Because of its flood control and transportation responsibilities, the Corps is often caught in its own web of resistance to significant change and must be driven by public demand through the Congress. It is also limited by funding and by strict adherence to rules which were often crafted in good faith, but which now limit correction of errors introduced by poor management practices of the past.

The Atchafalaya Basin Program has recently been redesigned to be more responsive to citizen input and more transparent to public review and so is the most accessible of the government agencies, if not yet the best funded. The approval in late 2010 of a constitutional amendment to retain more of the State resource severance taxes for use in the Basin will eventually provide more funding for State restoration efforts, but public participation will still be the most powerful driver in the restoration process. Your continued input and vigilance, as an individual and through your organizations, will be the best enforcement tools for conservation and/or restoration of the Atchafalaya Basin environment.

The newest of the organizations involved in Atchafalaya Basin conservation efforts is the Atchafalaya National Heritage Area. The Heritage Area is run by a commission of individuals appointed by Parish Presidents in each of the parishes occupying the area around the traditional Atchafalaya Basin and includes people who enjoy, affect and are affected by the conditions of the quasi-natural areas in the Basin. The Atchafalaya Trace Commission, which runs the Heritage Area, was created in the 1990’s to promote a driving tour around the area but developed the idea of creating a heritage area and was able to convince the US Congress to designate the Atchafalaya National Heritage Area in 2006. In 2010, the Commission and staff are writing a management and implementation plan, with substantial public input, that will direct the activities of the Heritage Area in the coming years.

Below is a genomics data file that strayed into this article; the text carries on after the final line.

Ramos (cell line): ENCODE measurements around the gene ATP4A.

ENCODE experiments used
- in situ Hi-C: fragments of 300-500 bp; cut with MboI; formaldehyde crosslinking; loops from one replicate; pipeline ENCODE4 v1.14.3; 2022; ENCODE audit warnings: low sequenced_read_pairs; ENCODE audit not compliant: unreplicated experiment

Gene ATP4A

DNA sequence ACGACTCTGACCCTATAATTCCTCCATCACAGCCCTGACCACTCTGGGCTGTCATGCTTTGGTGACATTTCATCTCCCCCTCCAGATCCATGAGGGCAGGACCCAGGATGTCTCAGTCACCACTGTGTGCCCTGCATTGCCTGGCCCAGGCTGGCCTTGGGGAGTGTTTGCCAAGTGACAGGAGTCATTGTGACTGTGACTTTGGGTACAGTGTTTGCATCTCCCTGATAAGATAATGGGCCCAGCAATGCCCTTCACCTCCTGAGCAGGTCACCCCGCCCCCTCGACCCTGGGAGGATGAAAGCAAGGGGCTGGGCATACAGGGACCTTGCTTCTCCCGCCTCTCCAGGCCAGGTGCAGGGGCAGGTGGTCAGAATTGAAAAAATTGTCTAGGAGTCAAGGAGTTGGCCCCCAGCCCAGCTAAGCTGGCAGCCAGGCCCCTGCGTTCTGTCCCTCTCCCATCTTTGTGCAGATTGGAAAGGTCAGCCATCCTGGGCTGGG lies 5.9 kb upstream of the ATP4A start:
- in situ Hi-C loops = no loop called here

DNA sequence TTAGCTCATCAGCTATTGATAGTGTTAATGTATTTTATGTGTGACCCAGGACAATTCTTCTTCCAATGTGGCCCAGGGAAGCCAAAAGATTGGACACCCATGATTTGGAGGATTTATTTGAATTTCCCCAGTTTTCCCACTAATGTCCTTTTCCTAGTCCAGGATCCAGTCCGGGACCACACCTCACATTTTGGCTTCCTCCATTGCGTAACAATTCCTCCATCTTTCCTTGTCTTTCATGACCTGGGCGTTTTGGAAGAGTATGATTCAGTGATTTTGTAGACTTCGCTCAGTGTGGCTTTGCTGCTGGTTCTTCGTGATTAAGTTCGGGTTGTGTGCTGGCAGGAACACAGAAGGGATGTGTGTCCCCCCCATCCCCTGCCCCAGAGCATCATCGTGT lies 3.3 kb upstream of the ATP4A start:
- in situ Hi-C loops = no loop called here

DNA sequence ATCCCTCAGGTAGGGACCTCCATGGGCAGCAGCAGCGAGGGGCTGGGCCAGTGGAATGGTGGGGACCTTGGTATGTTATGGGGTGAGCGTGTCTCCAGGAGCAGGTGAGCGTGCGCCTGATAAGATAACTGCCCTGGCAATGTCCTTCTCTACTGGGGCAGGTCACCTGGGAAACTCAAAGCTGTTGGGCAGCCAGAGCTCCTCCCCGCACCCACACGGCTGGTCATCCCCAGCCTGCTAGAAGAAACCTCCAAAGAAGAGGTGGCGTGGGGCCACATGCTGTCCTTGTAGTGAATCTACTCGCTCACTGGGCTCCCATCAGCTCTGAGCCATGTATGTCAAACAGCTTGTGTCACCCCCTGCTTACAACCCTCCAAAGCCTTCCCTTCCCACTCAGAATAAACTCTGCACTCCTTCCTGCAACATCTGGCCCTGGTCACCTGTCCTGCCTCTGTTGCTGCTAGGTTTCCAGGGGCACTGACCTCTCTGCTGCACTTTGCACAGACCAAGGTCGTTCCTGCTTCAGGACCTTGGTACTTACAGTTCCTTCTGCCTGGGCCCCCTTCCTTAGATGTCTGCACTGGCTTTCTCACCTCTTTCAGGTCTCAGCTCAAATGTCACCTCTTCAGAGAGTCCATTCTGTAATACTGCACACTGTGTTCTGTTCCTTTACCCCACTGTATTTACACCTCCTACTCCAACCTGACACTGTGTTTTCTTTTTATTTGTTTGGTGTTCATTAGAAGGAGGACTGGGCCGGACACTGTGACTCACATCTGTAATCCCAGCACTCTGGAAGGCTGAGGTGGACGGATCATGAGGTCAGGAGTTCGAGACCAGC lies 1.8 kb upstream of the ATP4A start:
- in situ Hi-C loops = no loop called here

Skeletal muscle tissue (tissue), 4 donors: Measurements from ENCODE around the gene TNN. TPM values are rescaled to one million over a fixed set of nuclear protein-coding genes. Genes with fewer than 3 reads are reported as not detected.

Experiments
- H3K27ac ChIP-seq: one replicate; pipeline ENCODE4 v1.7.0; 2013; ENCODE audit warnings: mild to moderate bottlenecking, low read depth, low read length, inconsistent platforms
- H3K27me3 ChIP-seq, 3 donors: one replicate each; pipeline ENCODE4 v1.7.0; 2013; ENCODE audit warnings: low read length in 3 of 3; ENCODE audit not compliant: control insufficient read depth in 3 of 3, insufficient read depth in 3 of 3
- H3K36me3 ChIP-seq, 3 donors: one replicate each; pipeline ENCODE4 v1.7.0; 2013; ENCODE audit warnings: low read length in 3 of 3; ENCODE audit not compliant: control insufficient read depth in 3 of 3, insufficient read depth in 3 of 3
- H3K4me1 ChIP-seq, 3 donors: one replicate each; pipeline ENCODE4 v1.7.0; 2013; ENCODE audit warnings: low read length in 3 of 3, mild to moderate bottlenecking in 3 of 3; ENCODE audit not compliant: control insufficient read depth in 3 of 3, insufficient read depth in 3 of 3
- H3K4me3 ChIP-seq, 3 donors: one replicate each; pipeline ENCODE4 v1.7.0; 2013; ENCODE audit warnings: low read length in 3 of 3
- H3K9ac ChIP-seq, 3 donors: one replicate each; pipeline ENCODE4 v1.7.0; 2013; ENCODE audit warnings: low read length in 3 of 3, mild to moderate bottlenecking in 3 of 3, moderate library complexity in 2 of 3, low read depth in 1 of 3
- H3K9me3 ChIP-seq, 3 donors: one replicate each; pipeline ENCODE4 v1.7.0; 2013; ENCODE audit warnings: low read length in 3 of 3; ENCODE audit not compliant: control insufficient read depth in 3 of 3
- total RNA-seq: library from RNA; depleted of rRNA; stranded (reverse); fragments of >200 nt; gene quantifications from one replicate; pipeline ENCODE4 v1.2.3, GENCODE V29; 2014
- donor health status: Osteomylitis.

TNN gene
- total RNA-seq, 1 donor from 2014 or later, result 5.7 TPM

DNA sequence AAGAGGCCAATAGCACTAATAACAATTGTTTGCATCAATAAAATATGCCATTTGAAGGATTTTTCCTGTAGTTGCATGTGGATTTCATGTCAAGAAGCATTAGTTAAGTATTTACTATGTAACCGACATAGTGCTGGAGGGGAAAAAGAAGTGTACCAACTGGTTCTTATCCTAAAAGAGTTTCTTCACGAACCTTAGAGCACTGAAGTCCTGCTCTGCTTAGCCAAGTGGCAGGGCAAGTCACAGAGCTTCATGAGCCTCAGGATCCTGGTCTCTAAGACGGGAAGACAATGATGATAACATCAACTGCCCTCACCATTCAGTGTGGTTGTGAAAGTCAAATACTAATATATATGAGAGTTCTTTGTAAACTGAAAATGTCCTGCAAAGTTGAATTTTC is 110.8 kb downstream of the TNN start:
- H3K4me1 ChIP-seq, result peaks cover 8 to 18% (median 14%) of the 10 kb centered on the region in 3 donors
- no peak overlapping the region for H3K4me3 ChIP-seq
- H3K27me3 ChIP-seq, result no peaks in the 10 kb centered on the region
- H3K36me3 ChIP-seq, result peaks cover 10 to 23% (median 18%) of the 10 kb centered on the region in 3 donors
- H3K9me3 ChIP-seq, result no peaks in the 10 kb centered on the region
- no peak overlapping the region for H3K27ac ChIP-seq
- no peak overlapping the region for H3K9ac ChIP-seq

There is still time to comment on the Management Plan and to have your voice heard. So far, the Plan is placing the Heritage Area in the middle of a convergence of cultural and environmental conservation of natural and human resources in the area and may provide a new vehicle for citizens to participate in the effort to “Save the Basin”, however that group of tasks is defined.